Courtesy of Wikipedia
Connecticut’s House of Representatives is seeking to unseat North Carolina as the state with a claim to “First in Flight.”

The House amended a bill Thursday with language to change Connecticut’s statutes to recognize Gustave Whitehead each year on “Powered Flight Day,” rather than the Wright Brothers.

Whitehead, according to a March article published in the CTPost, is credited by some as successfully piloting an early powered aircraft in 1901, about two years before the Wright Brothers’ famous 1903 flight at Kitty Hawk, North Carolina.

Rep. Larry Miller, R-Stratford, offered the change Thursday as an amendment recognizing Whitehead, a Bridgeport native.

“This is to correct an injustice that’s been around for one century,” Miller said. “The fact of the matter is, the Wright Brothers were not the first ones in flight. Gustave Whitehead, in the city of Bridgeport, on Pine Street and Colorado, was the first guy to fly a powered airplane.”

Miller added that Whitehead also flew in the towns of Fairfield and Stratford.

“The Wright Brothers, I don’t know, they went a couple of hundred feet and that’s it, but Whitehead, he was a pioneer and a very bright guy,” he said.

The amendment was adopted on a voice vote with only Rep. Dan Carter, R-Bethel, saying he would not support it. Carter grew up in Dayton, Ohio, a town which also claims to be the “birthplace of aviation” because the Wright Brothers designed and built their aircraft there.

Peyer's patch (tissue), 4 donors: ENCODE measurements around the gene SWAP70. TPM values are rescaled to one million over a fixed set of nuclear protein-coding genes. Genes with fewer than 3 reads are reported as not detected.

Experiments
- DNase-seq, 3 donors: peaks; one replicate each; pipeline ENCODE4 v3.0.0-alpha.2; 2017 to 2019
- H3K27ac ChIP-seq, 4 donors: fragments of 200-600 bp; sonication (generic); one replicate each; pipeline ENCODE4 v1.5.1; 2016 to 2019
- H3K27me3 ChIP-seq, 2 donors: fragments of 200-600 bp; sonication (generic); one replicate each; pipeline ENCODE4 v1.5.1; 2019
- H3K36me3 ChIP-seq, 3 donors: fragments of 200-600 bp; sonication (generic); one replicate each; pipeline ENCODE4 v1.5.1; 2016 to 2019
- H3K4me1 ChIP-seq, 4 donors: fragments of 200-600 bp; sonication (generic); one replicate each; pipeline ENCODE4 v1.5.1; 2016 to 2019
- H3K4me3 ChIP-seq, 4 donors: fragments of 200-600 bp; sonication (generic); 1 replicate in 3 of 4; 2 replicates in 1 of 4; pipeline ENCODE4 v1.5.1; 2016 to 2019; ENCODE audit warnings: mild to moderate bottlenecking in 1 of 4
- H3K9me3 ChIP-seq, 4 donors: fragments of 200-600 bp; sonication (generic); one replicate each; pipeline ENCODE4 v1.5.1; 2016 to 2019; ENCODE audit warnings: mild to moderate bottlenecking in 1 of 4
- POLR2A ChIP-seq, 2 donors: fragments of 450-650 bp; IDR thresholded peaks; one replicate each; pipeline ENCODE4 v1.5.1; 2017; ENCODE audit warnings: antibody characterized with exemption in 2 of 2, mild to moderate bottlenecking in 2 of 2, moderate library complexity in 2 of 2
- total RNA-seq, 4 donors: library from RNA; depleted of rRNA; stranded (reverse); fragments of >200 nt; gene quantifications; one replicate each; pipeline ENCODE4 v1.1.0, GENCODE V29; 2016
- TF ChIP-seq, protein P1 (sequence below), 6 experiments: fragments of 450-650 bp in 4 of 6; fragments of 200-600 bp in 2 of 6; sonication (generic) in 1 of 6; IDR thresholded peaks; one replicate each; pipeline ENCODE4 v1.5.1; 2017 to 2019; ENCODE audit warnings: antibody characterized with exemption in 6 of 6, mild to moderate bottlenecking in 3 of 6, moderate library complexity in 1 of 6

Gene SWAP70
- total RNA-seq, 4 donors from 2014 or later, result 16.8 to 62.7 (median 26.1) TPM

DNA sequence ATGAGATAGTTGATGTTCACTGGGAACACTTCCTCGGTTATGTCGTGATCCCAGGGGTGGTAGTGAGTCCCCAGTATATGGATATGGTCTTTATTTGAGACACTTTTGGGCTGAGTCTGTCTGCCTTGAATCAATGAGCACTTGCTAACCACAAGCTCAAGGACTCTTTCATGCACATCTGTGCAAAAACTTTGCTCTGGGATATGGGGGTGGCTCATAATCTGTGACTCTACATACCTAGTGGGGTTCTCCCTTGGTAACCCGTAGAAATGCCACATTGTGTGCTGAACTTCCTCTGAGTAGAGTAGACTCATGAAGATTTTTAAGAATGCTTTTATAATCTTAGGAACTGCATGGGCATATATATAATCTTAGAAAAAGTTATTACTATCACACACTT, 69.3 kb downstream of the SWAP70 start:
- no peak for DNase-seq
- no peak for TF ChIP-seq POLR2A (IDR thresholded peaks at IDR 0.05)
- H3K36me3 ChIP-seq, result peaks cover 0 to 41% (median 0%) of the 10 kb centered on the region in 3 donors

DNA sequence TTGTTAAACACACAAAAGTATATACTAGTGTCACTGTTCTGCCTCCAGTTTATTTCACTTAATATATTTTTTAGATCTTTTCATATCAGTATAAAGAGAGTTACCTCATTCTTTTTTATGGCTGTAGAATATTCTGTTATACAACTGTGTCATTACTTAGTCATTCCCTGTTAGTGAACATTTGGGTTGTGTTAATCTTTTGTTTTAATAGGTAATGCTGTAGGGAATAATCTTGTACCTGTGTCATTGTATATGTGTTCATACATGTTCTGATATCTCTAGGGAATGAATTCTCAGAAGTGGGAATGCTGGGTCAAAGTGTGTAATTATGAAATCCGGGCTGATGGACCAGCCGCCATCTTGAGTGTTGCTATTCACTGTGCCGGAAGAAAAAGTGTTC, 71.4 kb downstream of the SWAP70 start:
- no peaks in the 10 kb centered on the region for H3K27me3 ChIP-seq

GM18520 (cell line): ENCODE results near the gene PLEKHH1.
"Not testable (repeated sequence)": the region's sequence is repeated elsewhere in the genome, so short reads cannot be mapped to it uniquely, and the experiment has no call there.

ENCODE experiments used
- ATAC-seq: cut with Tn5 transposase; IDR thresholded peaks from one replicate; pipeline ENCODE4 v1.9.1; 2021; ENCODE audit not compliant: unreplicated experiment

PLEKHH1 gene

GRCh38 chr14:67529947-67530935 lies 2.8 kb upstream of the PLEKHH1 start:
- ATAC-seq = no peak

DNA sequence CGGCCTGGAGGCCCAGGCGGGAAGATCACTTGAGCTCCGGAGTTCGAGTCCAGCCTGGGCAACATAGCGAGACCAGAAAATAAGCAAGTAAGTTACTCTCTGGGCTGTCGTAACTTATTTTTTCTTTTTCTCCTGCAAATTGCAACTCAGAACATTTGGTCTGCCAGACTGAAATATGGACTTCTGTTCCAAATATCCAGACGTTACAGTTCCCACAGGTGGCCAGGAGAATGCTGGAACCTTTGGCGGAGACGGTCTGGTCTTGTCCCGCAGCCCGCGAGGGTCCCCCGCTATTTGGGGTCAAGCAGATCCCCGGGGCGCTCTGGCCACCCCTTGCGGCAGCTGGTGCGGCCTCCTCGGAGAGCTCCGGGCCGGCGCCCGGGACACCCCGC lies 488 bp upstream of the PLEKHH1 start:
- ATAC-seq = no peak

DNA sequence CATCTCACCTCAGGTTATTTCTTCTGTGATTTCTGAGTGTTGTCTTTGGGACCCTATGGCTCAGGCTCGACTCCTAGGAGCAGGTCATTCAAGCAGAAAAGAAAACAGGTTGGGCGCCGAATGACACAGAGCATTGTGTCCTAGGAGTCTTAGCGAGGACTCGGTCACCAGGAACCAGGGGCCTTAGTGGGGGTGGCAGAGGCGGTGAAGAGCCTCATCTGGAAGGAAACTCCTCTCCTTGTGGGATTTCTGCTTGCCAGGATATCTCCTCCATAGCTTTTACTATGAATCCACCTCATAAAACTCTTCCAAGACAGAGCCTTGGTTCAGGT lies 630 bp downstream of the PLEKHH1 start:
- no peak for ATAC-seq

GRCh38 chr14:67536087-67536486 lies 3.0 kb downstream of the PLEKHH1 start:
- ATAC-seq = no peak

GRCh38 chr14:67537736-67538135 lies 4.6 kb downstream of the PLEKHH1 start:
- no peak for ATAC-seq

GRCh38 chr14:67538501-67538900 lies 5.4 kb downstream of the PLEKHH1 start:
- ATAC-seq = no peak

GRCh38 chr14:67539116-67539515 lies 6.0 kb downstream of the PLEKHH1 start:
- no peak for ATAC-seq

“While in good conscience I may not be able to support this amendment because of the controversy from the early 1900s, I certainly will not speak ill of it,” Carter said.

Following the bill’s passage, House Speaker Brendan Sharkey took to Twitter to lobby both the Senate and the governor to support the legislation using the hashtag #ActuallyFirstInFlight.

The bill also denotes certain months to honor different groups of Americans. For instance, the bill calls for the governor to “proclaim the month of March of each year to be Irish-American Month to honor Americans of Irish ancestry, their culture and the great contribution they have made to this country.”

The legislation would also designate the ballroom polka as Connecticut’s state dance and “Beautiful Connecticut Waltz” as the state’s second song. Those types of provisions led to a joking exchange between House Minority Leader Lawrence Cafero and Rep. Russ Morin, D-Wethersfield.

“Do I read this correctly that the ‘ballroom polka shall be the state polka?’” Cafero asked.

Morin said that was correct.

“How does that go?” Cafero said.

Asked if he cared to respond, Morin said he “would love to.”

“If the minority leader would like to join me, I’m sure we could do [the ballroom polka] right there in the well of the House,” Morin said. “Just watch his toes.”

Cafero declined, saying he couldn’t dance.

“But I’d be glad to sing the ‘Beautiful Connecticut Waltz,’ which has now become our second state song,” he said.

The bill and its various provisions were not popular with everyone in the chamber. Rep. Melissa Ziobron, R-East Haddam, said there were more serious matters to debate.

“I just want my constituents to know that we’re waiting to debate some serious things here and I look forward to representing my constituents in that manner,” she said.

Moran said he understood Ziobron’s point but did not think the bill was unimportant. He said “maybe some will call this a silly bill” but he thought it was important to recognize the cultures that built the state.

“People 75, 100 years ago that toiled in our factories and built these buildings we are in and really formed the culture that we live in today, I think it’s nice to recognize them,” Morin said. “… I respectfully disagree that we are not debating something of importance.”